We know, exactly, what it means to remember the sabbath day, what it is to keep that day holy. And only two things were ever left off the list of blue laws. Jesus and love! Love and Jesus! And, of course, the people Jesus loves! That’s where the conflict comes in. That’s where it came from in today’s gospel. Jesus shows up at church on a Sunday morning and does something any self-respecting Christian knows better than doing. He heals a woman! A woman who had been crippled for as long as I’ve been a pastor, here in Midland! Bent over! Unable to stand up straight! And at a glance … in a touch … he changes all that! He loves her! And he places her higher than the preacher’s practical godliness!

“You have six other days to heal that women,” the preacher tells Jesus! “And this isn’t one of them! You could have waited! Until tomorrow! Until the day after!” Jesus says, “Love can’t wait.” Love can’t wait. Sabbath or no. Besides, what better day? What better hour? But that’s not practical godliness. We know what we should and what we shouldn’t. What we ought and what we ought not. But truth is, there are only two things that make us “godly.” Only two things that make us “holy”. Jesus and Jesus’ love! Jesus love and Jesus!

There’s Charity and there’s Christ! There’s Christ and there’s Charity! And, of course, there’s the people! All the people! Just like that woman, in church, this morning. It’s not the principles! It’s not the values! It’s the flesh and blood, the heart and soul! For us, faith, trust, believing, has never been about commandments chipped in stone! For us, right from the start, from the very beginning, it’s been a body broken and blood shed! For us, it’s not Sinai that matters! It’s not Zion! It’s Calvary! Golgotha! For us, it’s always been the cross. In that simple sign, in that unsophisticated symbol, we see everything we need to know! We see Jesus! And we see the love! And, of course, we see each other, too! Reflected there in Jesus eyes!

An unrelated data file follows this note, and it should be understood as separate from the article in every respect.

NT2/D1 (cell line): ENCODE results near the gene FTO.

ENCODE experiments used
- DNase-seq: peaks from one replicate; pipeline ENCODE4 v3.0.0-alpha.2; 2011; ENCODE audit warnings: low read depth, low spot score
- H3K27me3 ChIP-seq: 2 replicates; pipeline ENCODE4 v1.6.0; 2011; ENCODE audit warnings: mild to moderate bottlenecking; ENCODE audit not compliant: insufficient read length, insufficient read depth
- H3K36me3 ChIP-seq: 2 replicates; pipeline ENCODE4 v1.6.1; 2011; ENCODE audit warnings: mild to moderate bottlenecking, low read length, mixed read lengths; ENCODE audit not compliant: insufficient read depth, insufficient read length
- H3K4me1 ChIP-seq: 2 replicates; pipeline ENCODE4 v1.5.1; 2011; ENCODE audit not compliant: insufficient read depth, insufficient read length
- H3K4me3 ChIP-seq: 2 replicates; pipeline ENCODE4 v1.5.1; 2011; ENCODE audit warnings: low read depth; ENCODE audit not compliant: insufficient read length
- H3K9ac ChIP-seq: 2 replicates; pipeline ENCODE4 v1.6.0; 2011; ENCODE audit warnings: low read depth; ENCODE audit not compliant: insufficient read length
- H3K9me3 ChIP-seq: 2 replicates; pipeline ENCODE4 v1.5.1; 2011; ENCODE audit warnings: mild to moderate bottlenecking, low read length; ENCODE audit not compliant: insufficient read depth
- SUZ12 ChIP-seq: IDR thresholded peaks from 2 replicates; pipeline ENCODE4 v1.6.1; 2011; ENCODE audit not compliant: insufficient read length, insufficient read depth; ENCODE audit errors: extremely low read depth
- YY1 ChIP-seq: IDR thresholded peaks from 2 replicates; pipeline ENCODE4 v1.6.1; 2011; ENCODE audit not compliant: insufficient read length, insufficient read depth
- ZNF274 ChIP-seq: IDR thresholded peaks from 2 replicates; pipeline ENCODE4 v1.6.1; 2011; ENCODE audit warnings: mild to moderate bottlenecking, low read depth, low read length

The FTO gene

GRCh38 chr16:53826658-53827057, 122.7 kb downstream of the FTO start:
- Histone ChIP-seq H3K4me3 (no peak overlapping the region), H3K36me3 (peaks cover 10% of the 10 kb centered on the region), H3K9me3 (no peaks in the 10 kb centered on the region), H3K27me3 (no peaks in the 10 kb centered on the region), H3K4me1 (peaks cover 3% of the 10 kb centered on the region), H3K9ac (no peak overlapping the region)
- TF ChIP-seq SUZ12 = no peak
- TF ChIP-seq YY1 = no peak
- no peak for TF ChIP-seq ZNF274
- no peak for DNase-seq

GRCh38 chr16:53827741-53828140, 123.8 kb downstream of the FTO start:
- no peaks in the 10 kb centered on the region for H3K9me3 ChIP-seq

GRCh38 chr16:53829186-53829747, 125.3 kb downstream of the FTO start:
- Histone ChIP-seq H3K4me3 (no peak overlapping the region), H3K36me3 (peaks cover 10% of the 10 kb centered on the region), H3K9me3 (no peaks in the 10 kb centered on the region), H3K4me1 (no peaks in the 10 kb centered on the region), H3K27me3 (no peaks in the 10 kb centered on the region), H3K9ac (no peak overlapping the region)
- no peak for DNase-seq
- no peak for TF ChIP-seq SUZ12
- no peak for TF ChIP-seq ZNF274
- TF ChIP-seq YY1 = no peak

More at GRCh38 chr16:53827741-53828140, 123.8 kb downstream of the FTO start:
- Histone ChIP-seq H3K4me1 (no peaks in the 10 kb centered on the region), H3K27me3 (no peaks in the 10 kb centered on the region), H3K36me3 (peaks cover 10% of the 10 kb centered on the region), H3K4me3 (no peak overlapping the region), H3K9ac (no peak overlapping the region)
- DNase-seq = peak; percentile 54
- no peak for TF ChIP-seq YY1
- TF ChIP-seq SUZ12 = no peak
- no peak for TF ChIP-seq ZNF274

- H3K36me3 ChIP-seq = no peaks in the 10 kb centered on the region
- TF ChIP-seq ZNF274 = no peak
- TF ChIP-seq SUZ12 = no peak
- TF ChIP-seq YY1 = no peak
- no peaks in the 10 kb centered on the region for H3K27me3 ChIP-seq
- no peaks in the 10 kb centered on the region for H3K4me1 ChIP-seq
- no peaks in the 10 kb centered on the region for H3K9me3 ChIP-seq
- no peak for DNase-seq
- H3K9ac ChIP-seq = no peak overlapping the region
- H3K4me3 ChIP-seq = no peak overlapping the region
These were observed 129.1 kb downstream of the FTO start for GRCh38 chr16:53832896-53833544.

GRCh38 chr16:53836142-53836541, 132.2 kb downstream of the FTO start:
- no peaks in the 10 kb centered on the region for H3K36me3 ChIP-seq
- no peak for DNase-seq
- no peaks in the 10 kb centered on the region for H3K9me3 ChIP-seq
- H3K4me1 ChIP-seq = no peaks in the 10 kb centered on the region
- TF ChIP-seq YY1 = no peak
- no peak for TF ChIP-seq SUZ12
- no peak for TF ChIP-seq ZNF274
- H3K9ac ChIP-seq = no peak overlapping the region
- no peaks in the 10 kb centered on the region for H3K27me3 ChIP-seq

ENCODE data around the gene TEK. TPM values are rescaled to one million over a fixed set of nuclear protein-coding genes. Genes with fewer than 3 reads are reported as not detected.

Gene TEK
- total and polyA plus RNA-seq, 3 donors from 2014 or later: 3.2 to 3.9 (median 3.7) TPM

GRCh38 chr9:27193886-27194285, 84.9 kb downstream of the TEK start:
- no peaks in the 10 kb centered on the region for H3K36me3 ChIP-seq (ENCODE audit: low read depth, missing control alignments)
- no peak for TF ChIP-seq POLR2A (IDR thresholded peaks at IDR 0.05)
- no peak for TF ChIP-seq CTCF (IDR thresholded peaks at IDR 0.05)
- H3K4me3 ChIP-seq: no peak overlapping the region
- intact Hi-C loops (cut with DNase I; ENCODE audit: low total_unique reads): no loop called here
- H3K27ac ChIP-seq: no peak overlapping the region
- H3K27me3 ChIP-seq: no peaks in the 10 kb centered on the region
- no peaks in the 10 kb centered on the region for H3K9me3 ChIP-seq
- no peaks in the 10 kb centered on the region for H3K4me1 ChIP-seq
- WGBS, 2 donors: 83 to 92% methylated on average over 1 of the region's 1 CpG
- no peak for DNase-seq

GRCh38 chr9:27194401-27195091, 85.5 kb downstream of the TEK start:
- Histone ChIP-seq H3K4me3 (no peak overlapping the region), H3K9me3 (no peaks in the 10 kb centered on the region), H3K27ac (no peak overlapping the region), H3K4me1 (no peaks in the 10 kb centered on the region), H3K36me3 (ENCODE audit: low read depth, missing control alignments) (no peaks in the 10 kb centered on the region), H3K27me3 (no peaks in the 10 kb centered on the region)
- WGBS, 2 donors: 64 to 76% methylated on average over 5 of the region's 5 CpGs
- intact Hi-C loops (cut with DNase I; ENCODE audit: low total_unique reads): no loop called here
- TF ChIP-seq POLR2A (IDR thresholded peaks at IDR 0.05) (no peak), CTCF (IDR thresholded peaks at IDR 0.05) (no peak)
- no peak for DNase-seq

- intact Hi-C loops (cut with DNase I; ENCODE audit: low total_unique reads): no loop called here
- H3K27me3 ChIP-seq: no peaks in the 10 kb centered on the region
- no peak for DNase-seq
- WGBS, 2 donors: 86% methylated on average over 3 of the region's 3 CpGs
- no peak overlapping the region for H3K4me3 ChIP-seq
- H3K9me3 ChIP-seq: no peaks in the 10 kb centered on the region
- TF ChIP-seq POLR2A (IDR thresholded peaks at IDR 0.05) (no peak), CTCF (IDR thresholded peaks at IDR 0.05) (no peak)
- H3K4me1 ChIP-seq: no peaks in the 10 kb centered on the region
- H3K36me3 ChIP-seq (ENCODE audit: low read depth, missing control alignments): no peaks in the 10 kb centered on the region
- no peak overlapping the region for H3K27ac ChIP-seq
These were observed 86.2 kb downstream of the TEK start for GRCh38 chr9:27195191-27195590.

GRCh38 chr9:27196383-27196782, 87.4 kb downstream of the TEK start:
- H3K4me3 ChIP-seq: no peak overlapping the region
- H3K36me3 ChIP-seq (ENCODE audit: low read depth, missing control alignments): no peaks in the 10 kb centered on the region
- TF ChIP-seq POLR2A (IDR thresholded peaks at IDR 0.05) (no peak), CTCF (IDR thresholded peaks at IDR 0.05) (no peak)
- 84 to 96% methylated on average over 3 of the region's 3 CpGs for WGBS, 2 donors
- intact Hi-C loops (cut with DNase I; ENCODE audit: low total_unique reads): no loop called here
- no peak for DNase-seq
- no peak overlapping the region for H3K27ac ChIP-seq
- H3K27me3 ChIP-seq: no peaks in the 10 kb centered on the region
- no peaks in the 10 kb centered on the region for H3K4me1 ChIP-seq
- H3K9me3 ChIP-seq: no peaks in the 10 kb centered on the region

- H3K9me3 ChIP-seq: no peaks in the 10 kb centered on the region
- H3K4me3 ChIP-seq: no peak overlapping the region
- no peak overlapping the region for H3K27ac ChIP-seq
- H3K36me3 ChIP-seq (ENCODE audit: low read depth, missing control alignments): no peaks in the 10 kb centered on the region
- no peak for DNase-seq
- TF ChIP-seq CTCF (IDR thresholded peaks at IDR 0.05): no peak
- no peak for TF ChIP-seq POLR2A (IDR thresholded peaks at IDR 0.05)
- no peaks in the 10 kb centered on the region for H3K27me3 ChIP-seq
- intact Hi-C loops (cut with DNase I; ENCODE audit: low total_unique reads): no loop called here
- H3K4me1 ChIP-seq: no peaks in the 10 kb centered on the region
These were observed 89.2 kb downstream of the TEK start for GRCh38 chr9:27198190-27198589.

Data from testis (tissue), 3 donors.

Is it practical? Pragmatic? Far from it! It’s naïve! Naïve and unrealistic! But it’s what raises us up! Raises us up and makes us new! It’s not biblical principles that change the world. It’s not Christian values that transform lives. It Jesus! Jesus and his love!